After days of vacuuming, repairs and packing, a 106-year-old tapestry is to be loaned by Norwich Castle for only the second time.

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A three-person team has finished the painstaking process to prepare The Star of Bethlehem textile piece for a near-2,000-mile trip to Russia.

The work, one of several copies of an 1885 design by Edward Burne-Jones manufactured in 1907, is part of Tate Britain’s touring Pre-Raphaelites: Victorian Avant-Garde exhibition.

Officials had hoped another copy of the Burne-Jones’ tapestry based in St Petersburg, Russia, could have been used for the display but this is not available for loan.

Following several months of discussions and work, the Norfolk Museums and Archaeology Service has agreed to allow its version to travel to the Pushkin State Museum of Fine Arts, in Moscow.

An oil painting from 1860 – Autumn, by Frederick Sandys – will also be loaned by Norwich as part of the show.

The two items are due to go on display in Russia from June 10 to September 30. While the painting has previously been loaned several times before, this is only the second time the tapestry – also known as The Adoration of the Magi – has been chosen to travel.

At five metres (16.4ft) wide and three metres (9.8ft) high, the textile piece visited the Victoria and Albert Museum in London in 1996.

This was for the William Morris centenary exhibition as the popular tapestry was manufactured by William Morris & Co in 1907.

The Norwich Castle copy was made for the wife of James Stuart, who was a Colman before she married, and purchased for £850.

The painting was given to Norwich Castle by Russell James Colman in 1946, as part of a large bequest.

Fiona Ford, Norfolk museums service registrar, said of the loan process: “Usually they write a very nice letter asking to borrow an item, which was many, many months ago as this took ages to plan. They didn’t want ours at first. There are several of these, one in the Hermitage Museum in St Petersburg. Ideally they wanted that one with it being in Russia but it was not available for loan and they turned to us.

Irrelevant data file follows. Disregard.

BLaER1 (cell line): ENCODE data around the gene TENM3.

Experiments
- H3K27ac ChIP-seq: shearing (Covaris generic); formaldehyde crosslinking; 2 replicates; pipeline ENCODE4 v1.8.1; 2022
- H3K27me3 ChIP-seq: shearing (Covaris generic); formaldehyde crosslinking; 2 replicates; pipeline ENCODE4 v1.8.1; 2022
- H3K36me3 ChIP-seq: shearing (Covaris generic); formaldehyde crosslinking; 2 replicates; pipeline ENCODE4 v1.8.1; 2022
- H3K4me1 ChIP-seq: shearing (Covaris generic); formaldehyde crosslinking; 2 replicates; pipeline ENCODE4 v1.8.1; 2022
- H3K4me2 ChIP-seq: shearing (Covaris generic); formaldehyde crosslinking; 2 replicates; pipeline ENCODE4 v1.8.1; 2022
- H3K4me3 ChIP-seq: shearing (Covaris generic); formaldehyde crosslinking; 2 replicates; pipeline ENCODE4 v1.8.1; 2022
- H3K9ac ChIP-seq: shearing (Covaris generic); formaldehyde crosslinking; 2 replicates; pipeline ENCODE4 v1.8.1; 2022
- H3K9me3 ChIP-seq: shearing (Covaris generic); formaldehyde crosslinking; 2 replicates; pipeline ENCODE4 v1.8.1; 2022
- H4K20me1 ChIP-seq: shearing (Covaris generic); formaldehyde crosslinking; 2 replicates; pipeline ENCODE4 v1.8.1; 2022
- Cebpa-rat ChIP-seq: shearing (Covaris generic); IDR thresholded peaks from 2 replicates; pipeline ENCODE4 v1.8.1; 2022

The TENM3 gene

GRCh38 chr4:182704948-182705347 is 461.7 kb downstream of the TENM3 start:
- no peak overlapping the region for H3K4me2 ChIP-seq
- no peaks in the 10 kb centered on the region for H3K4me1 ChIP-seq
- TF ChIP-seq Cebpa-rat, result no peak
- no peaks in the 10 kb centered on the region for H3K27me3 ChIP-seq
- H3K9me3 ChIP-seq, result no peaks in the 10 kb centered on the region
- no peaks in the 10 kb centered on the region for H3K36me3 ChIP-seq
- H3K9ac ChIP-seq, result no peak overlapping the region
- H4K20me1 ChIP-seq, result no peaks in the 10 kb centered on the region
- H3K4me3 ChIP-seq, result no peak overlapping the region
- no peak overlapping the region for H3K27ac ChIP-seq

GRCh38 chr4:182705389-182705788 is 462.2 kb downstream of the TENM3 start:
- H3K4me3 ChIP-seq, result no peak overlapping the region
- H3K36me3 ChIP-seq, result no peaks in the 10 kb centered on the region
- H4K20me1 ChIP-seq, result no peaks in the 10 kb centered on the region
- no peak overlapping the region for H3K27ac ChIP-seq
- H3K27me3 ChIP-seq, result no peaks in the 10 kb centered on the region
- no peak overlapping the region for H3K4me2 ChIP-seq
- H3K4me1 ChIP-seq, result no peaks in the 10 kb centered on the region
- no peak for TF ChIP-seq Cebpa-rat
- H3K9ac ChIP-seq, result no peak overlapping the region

“We are pleased to support the exhibition really.”

The Tate Britain exhibition is currently in Washington DC, in the United States, following a leg in London.

Ms Ford said there were suggestions the tapestry would have been needed for the USA show but Washington opted to use another Burne-Jones’ work.

She said the two items leaving for Russia from Norwich were popular items in the castle.

But the tapestry is due to go into storage upon its return to the city after almost six years on display.

The castle is developing its Norman Connections project, which aims to improve the understanding of Norwich’s 11th century castle and improve displays for visitors. It also focuses on furthering the knowledge and links between Norman sites in the east and south east of England and northern France.

Ms Ford said: “We are having a bit of a change in the keep. The tapestry comes down and what’s going to go in its place is we have the whole redevelopment with our Norman Connections project.

“That area will have loans in from the British Museum, coming in October. That’s another change which is very good news, which will help to boost the period detail of the keep.”

Two conservators and a volunteer worked on the tapestry last week.

And Ms Ford said conservation costs incurred as part of the loan were paid for by the borrower. She said for Tate this included paying for the conservators’ time for cleaning the tapestry, the materials needed to pack it and also shipping costs to Russia.

Ms Ford added: “We know we have a marvellous collection and it just reinforces it every time we get a request from X, Y and Z for whatever is wanted.”

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